He was originally a Tendai monk, but grew to believe that Tendai had become corrupt and had turned away from the Lotus Sūtra and embraced all sorts of useless practices, such as Esoteric Buddhism and Pure Land devotion.

Nichiren taught that chanting the title of the Lotus Sūtra in a phrase called the Daimoku (Namu Myōhō Renge Kyō, Glory to the Dharma of the Lotus Sūtra) – was the only effective Buddhist practice in what he believed was the current degenerate age of Dharma Decline (Jp. Mappo).

This was to be recited in front of a Gohonzon (object of veneration).  

Nichiren believed that the immanent Buddha Realm is an ever-present reality which one could access by this practice.

Nichiren held that all other Buddhist sects were gravely mistaken and doomed to Avīci hell because they slandered the true Dharma by seeing other teachings as being above or equal to the Lotus Sūtra.

He also held that the current social and political chaos in Japan was caused by this sinful behaviour.

He therefore tasked himself and his followers with rescuing as many people as possible by getting them to abandon their heretical forms of Buddhism through direct confrontation and converting them to the One Vehicle of the Lotus.

He believed that establishing the True Dharma of the Lotus in Japan would lead to lasting peace and he identified with the Bodhisattva Viśiṣṭacāritra, leader of the Bodhisattvas of the Earth which appear in chapter 15.

Nichiren thus vehemently attacked the teachings of all other Japanese Buddhist sects in person and in print.

This behaviour would often lead to the persecution of Nichiren and Nichiren Buddhists.

Nichiren saw this persecution as a compassionate act of self-sacrifice, which needed to be endured.

He found this ideal in chapters 10–22 as the 3rd Realm of the Lotus Sūtra (daisan hōmon) which emphasizes the need for a Bodhisattva to endure the trials of life in the defiled Sahā world.

For Nichiren, these trials and tribulations were termed shikidoku (reading (the Lotus Sūtra) with the body) and they were believed to burn off negative Karma.

Nichiren Buddhism went through various developments and schisms after the death of Nichiren.

9. Zen Buddhism

The Lotus Sūtra was also a key source for Dōgen (1200–1263), the Japanese founder of Sōtō Zen Buddhism.

Dōgen writes in his Shōbōgenzō that compared with this sūtra, all the other sūtras are merely its servants, its relatives, for it alone expounds the Truth.  

While Dōgen's writings employ many sources, probably along with his own intuitive meditative awareness, his direct citations of the Lotus Sūtra indicate his conscious appropriation of its teachings as a significant source.

In his Shōbōgenzō, Dōgen directly discusses the Lotus Sūtra in the essay Hokke-Ten-Hokke, The Dharma Flower Turns the Dharma Flower:

The essay uses a dialogue from the Platform Sūtra between Huineng and a monk who has memorized the Lotus Sūtra to illustrate the non-dual nature of Dharma practice and Sūtra study.

During his final days, Dōgen spent his time reciting and writing the Lotus Sūtra in his room which he named The Lotus Sūtra Hermitage.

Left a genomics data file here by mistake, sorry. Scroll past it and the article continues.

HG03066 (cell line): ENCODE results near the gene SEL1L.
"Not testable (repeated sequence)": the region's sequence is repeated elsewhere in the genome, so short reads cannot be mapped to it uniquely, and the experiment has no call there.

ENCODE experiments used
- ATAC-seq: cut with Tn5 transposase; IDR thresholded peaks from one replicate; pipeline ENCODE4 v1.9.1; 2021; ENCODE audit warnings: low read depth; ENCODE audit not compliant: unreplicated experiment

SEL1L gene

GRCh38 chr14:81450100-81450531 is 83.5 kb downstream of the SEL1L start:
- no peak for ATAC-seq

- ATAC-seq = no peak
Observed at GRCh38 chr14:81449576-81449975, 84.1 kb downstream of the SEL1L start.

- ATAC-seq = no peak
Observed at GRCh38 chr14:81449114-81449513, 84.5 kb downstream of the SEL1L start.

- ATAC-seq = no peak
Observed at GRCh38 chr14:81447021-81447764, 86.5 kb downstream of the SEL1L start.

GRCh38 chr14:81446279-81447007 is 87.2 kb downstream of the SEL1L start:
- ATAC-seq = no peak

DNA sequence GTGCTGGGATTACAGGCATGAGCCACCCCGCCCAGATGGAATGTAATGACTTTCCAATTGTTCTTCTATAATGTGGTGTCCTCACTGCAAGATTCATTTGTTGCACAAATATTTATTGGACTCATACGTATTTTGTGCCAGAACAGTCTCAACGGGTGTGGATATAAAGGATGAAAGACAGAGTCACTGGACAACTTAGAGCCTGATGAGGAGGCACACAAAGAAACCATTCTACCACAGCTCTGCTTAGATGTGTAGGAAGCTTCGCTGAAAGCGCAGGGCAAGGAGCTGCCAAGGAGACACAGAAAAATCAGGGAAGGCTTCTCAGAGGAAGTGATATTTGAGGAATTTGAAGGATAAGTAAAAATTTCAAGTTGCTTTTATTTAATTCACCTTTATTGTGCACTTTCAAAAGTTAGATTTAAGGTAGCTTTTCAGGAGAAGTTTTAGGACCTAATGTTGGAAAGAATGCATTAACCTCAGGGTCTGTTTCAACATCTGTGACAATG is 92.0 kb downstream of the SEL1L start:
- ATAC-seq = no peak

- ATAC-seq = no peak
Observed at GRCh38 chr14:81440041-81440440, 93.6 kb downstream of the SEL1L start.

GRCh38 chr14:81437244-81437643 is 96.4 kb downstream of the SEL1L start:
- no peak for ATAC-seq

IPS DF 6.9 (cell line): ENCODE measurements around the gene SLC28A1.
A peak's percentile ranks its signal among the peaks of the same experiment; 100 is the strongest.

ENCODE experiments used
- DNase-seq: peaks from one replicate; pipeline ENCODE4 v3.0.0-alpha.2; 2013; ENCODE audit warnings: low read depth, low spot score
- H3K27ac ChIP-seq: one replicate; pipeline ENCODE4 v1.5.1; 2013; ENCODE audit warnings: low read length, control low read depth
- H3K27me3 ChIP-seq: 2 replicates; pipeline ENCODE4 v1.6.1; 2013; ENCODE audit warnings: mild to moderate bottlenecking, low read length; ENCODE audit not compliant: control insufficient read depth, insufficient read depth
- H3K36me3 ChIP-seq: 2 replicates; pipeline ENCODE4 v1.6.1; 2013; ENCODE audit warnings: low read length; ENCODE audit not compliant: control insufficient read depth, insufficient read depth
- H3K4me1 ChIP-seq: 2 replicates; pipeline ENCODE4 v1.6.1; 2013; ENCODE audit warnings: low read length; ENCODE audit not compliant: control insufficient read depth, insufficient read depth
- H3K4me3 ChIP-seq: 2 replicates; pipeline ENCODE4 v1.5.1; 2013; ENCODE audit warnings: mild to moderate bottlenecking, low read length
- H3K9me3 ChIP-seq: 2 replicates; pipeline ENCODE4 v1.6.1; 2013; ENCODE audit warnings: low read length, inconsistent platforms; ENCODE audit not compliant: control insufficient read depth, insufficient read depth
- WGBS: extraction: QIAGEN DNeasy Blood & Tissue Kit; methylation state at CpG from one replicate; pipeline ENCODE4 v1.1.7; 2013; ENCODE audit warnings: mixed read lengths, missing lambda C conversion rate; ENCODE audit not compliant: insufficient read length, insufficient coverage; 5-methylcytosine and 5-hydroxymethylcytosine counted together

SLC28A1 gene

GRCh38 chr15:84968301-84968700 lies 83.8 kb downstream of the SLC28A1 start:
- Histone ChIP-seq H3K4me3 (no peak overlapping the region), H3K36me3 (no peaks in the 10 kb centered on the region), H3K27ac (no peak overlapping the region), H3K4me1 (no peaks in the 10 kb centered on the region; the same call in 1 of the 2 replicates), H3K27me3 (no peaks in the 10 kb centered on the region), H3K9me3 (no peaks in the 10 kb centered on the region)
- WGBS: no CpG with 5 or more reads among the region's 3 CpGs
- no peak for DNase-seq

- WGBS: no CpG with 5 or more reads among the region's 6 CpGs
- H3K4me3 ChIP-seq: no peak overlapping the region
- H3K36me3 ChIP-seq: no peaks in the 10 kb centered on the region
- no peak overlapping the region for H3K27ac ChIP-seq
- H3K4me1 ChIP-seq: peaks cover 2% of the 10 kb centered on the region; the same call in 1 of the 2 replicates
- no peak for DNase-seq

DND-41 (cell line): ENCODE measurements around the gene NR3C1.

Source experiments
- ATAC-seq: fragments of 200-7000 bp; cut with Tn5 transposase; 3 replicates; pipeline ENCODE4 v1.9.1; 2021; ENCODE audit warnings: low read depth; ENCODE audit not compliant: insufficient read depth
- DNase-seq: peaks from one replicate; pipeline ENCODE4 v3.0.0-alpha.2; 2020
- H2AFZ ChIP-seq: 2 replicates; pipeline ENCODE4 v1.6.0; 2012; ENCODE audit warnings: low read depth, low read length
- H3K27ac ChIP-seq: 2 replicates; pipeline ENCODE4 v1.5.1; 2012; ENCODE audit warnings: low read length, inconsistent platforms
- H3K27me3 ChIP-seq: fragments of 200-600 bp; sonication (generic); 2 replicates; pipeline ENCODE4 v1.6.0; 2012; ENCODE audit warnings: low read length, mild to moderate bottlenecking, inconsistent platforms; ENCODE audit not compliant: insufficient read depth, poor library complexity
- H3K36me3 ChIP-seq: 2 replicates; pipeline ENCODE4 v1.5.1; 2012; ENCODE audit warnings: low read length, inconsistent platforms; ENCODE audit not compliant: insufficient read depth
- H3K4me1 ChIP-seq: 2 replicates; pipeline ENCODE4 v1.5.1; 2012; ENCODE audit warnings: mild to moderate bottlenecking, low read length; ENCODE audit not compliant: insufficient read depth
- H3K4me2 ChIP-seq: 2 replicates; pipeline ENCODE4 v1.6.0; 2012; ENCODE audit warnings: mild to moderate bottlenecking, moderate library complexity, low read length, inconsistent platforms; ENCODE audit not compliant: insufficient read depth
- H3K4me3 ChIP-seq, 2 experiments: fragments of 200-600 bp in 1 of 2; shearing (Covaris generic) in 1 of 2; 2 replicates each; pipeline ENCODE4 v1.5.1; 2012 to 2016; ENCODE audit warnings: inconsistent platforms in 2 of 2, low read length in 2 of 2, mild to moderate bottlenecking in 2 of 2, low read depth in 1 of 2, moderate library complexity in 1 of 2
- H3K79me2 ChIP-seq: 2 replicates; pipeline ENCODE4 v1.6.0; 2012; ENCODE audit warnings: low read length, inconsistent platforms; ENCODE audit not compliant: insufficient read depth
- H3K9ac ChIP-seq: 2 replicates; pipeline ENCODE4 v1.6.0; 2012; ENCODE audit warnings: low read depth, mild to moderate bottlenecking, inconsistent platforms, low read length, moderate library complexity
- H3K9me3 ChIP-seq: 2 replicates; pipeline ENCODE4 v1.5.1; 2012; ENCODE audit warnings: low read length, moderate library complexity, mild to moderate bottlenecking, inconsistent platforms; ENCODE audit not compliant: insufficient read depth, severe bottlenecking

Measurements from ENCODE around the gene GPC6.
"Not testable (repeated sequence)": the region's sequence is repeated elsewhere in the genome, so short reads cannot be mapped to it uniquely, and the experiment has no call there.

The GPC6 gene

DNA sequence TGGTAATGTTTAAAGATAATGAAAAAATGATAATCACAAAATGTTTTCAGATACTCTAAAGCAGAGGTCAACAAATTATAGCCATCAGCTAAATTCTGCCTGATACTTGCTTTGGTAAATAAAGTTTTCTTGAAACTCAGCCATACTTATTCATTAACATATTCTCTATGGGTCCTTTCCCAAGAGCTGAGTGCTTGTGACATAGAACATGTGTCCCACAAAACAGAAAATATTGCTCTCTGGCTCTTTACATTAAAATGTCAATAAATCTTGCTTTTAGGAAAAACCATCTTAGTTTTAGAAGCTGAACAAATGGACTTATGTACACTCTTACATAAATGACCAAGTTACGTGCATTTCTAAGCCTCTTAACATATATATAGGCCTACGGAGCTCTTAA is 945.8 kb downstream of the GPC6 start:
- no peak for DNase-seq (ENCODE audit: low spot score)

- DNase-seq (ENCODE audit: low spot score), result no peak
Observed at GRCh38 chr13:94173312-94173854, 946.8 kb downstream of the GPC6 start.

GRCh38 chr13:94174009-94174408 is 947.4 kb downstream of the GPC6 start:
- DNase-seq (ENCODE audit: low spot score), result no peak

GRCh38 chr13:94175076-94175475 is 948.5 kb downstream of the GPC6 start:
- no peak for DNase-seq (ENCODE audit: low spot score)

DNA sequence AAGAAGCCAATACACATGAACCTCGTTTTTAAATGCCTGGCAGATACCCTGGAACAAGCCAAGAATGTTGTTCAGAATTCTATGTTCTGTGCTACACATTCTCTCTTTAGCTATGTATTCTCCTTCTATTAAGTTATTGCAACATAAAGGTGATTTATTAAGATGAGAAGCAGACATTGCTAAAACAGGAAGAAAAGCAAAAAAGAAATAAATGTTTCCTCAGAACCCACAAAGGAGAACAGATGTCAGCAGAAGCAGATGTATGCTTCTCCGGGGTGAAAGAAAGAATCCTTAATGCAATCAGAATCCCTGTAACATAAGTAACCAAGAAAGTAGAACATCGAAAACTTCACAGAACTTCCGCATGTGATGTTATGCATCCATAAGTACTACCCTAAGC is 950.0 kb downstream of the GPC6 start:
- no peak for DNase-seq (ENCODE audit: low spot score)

The Sōtō Zen monk Ryōkan also studied the Lotus Sūtra extensively and this Sūtra was the biggest inspiration for his poetry and calligraphy.

The Rinzai Zen master Hakuin Ekaku (1687–1768) achieved enlightenment while reading the 3rd chapter of the Lotus Sūtra.

Hakuin writes that when he first read the Sūtra at age 16, he was disappointed with it. However, 16 years later, after experiencing an awakening, he wrote,

    “One night, after some time, I took up the Lotus Sūtra. Suddenly I penetrated to the perfect, true, ultimate meaning of the Lotus.

The doubts I had held initially were destroyed and I became aware that the understanding I had obtained up to then was greatly in error. Unconsciously I uttered a great cry and burst into tears.”

10. Modern developments

Modernist Japanese interpretations of the Lotus Sūtra begin with the early 20th century Nationalist applications of the Lotus Sūtra.

Japanese New Religions began forming in the 19th century and the trend accelerated after World War II. Some of these groups have pushed the study and practice of the Lotus Sūtra to a global scale.

The most important role among several Japanese New Religious Movements in Lotus Sūtra scholarship have had the lay groups Reiyūkai and Sōka Gakkai and Risshō Kōsei Kai.

Several of these new Lotus based groups, such as Risshō Kōsei Kai and Sōka Gakkai, are also known for their social activism, international relief work and peace work.

Sōka Gakkai generally follows an exclusivist approach to the Lotus Sūtra, believing that only Nichiren Buddhism can bring world peace.

Meanwhile, Risshō Kōsei Kai follows an ecumenical, and inclusive approach and is known for its interfaith efforts and focus on World Peace.

According to their co-founder Niwano Nikkyō (1906–1999),

Lotus Sūtra is not a proper noun, but the Fundamental Truth—God, Allah, or the One Vehicle—at the heart of all great religions.

In a similar fashion, Etai Yamada (1900–1999), the 253rd head priest of the Tendai denomination conducted ecumenical dialogues with religious leaders around the world based on his inclusive interpretation of the Lotus Sūtra, which culminated in a 1987 summit.

He also used the Lotus Sūtra to move his sect from a temple Buddhism perspective to one based on social engagement.

Nichiren-inspired Buddhist organizations have shared their interpretations of the Lotus Sūtra through publications, academic symposia, and exhibitions.

The most famous and successful of the Japanese New Religions, has been Sōka Gakkai:

 Sōka Gakkai (The Value Creation Society) was a lay organization founded by the Nichiren-ists Tsunesaburō Makiguchi (1871–1944) and Toda Jōsei (1900–1958).

It became known for its aggressive conversion efforts based on confrontational proselytization as well as for its emphasis on this-worldly benefits,

- such as good health and financial prosperity which would accrue to those who helped spread the message of the Lotus.  

Sōka Gakkai was originally affiliated with Taiseki-ji, a Nichiren Shō-shū temple, but it was excommunicated from Nichiren Shōshu in the 1990s.

Sōka Gakkai no longer teaches the differences between the 2 gates or divisions of the Lotus Sūtra.

Instead, the modern organization teaches that only the sincere recitation of the Daimoku is the Doctrine of Essential Teaching

and that this does not require any clerical priesthood or temples since the true Saṅgha comprises all people who believe in the Buddha Dharma of Nichiren.